Sample Type / Medical Specialty: Orthopedic
Sample Name: Carpal Tunnel Release - 3
Left carpal tunnel release, left ulnar nerve anterior submuscular transposition at the elbow, lengthening of the flexor pronator muscle mass in the proximal forearm to accommodate the submuscular position of the ulnar nerve.
(Medical Transcription Sample Report)
1. Left carpal tunnel syndrome (354.0).
2. Left ulnar nerve entrapment at the elbow (354.2).POSTOPERATIVE DIAGNOSES:
1. Left carpal tunnel syndrome (354.0).
2. Left ulnar nerve entrapment at the elbow (354.2).OPERATIONS PERFORMED:
1. Left carpal tunnel release (64721).
2. Left ulnar nerve anterior submuscular transposition at the elbow (64718).
3. Lengthening of the flexor pronator muscle mass in the proximal forearm to accommodate the submuscular position of the ulnar nerve (25280).ANESTHESIA:
General anesthesia with intubation.INDICATIONS OF PROCEDURE:
This patient is insulin-dependant diabetic. He is also has end-stage renal failure and has chronic hemodialysis. Additionally, the patient has had prior heart transplantation. He has been evaluated for ischemic problems to both lower extremities and also potentially to the left upper extremity. However, it is our contention that this patient's prime problem of the left upper extremity is probably neuropathic ulcers from total lack of sensation along the ulnar border of the left little finger. These started initially as unrecognized paper cuts. Additionally, the patient appears to have a neurogenic pain affecting predominantly the areas innovated by the median nerve, but also to the little finger. Finally, this patient does indeed have occlusive arterial disease to the left upper extremity in that he has a short segment radial artery occlusion and he does appear to have a narrowed segment in the ulnar artery, but the arteriogram shows distal perfusion down the ulnar border of the hand and into the little finger. Thus, we have planned to proceed first with nerve entrapment releases and potentially at the later date do arterial reconstruction if deemed necessary. Thirdly, this patient does have chronic distal ischemic problems with evidence of "ping-pong ball sign" due to fat atrophy at the finger tips and some periodic cracking and ulceration at the tips of the fingers. However, this patient has no clinical sign at all of tissue necrosis at the finger tips at this time.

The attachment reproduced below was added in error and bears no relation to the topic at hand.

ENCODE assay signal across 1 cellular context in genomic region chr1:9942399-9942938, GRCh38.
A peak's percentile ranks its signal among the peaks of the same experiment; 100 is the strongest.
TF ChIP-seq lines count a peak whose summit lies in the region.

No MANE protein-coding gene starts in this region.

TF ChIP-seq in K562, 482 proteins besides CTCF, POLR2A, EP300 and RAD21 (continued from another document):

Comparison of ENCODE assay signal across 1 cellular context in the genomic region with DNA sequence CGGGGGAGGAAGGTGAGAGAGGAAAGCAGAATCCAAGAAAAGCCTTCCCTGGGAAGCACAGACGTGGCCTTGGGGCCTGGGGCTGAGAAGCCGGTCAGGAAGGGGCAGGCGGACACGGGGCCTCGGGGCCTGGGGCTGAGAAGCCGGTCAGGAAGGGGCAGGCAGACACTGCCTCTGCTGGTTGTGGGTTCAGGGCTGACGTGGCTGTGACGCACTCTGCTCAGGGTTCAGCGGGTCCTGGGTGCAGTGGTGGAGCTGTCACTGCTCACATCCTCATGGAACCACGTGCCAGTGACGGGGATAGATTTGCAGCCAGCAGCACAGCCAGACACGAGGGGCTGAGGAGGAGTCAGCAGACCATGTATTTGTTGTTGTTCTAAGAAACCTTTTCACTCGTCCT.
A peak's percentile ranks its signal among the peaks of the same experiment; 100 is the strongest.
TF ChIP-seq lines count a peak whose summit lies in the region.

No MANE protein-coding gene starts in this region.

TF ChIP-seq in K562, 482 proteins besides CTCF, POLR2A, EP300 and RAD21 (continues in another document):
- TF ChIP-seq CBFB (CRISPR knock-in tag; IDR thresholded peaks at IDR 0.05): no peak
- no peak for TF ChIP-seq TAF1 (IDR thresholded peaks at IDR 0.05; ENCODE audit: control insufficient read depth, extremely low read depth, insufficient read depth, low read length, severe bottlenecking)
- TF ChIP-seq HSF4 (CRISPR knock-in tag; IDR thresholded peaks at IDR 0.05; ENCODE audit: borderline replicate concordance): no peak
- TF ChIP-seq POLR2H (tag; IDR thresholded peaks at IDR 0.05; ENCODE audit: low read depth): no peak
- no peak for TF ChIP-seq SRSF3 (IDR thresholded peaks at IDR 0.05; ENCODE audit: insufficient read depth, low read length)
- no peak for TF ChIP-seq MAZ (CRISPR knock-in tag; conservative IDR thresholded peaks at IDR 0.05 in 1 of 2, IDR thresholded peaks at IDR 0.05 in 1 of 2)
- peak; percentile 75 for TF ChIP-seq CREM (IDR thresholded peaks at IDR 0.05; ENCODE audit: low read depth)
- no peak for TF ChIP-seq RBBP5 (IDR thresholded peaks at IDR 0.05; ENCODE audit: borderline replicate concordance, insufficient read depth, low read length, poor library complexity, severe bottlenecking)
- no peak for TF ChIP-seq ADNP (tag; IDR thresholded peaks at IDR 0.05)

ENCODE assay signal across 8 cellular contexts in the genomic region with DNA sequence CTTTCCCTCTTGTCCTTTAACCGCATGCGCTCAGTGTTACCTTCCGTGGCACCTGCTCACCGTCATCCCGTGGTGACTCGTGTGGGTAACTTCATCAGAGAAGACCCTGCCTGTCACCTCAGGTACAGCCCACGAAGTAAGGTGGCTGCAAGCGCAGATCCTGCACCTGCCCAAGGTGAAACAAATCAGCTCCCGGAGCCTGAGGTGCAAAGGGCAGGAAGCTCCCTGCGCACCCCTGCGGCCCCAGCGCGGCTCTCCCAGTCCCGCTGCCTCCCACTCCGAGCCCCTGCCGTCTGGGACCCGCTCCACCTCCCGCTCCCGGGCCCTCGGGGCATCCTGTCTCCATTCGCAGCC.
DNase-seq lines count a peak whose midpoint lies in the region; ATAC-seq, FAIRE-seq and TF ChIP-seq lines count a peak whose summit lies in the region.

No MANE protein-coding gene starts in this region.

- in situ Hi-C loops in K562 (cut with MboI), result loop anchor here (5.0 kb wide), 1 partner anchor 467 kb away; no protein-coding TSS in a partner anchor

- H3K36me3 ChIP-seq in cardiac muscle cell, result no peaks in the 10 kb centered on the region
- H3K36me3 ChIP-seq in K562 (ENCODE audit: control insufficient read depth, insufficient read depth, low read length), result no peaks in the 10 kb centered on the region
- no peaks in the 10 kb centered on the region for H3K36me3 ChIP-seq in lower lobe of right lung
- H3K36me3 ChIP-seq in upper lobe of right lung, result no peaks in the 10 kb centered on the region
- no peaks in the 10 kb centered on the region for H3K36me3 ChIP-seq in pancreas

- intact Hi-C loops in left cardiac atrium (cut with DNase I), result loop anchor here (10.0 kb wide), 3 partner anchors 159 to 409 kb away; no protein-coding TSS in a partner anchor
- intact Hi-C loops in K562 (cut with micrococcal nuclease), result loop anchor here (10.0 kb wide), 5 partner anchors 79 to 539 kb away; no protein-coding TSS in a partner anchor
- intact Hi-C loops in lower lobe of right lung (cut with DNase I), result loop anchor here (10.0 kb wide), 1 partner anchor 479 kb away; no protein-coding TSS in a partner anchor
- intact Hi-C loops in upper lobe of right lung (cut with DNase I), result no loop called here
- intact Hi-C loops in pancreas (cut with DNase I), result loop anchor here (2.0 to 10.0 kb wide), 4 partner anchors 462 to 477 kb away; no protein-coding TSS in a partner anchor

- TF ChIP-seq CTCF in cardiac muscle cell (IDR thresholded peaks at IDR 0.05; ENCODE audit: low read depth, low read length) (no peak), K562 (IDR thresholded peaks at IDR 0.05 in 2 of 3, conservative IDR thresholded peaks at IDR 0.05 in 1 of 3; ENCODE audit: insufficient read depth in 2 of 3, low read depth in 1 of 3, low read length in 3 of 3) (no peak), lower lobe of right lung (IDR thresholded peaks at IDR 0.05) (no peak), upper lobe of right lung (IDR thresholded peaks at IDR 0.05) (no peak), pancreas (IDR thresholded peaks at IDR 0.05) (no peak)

The patient has also previously had an arteriovenous shunt in the forearm, which has been deactivated within the last 3 weeks. Thus, we planned to bring this patient to the operating room for left carpal tunnel release as well as anterior submuscular transposition of the ulnar nerve. This patient had electro diagnostic studies performed, which showed severe involvement of both the ulnar nerve at the elbow and the medial nerve at the carpal tunnel.DESCRIPTION OF PROCEDURE:
After general anesthesia being induced and the patient intubated, he is given intravenous Ancef. The entire left upper extremity is prepped with Betadine all the way to the axilla and draped in a sterile fashion. A sterile tourniquet and webril are placed higher on the arm. The arm is then exsanguinated with Ace bandage and tourniquet inflated to 250 mmHg. I started first at the carpal tunnel release and a longitudinal curvilinear incision is made parallel to the thenar crease and stopping short of the wrist flexion crease. Dissection continued through subcutaneous tissue to the palmer aponeurosis, which is divided longitudinally from distal to proximal. I next encountered the transverse carpal ligament, which in turn is also divided longitudinally from distal to proximal, and the proximal most division of the transverse carpal ligament is done under direct vision into the distal forearm. Having confirmed a complete release of the transverse carpal ligament, I next evaluated the contents of the carpal tunnel. The synovium was somewhat thickened, but not unduly so. There was some erythema along the length of the median nerve, indicating chronic compression. The motor branch of the median nerve was clearly identified. The contents of the carpal canal were retracted in a radial direction and the floor of the canal evaluated and no other extrinsic compressive pathology was identified. The wound was then irrigated with normal saline and wound edges were reapproximated with interrupted 5-0 nylon sutures.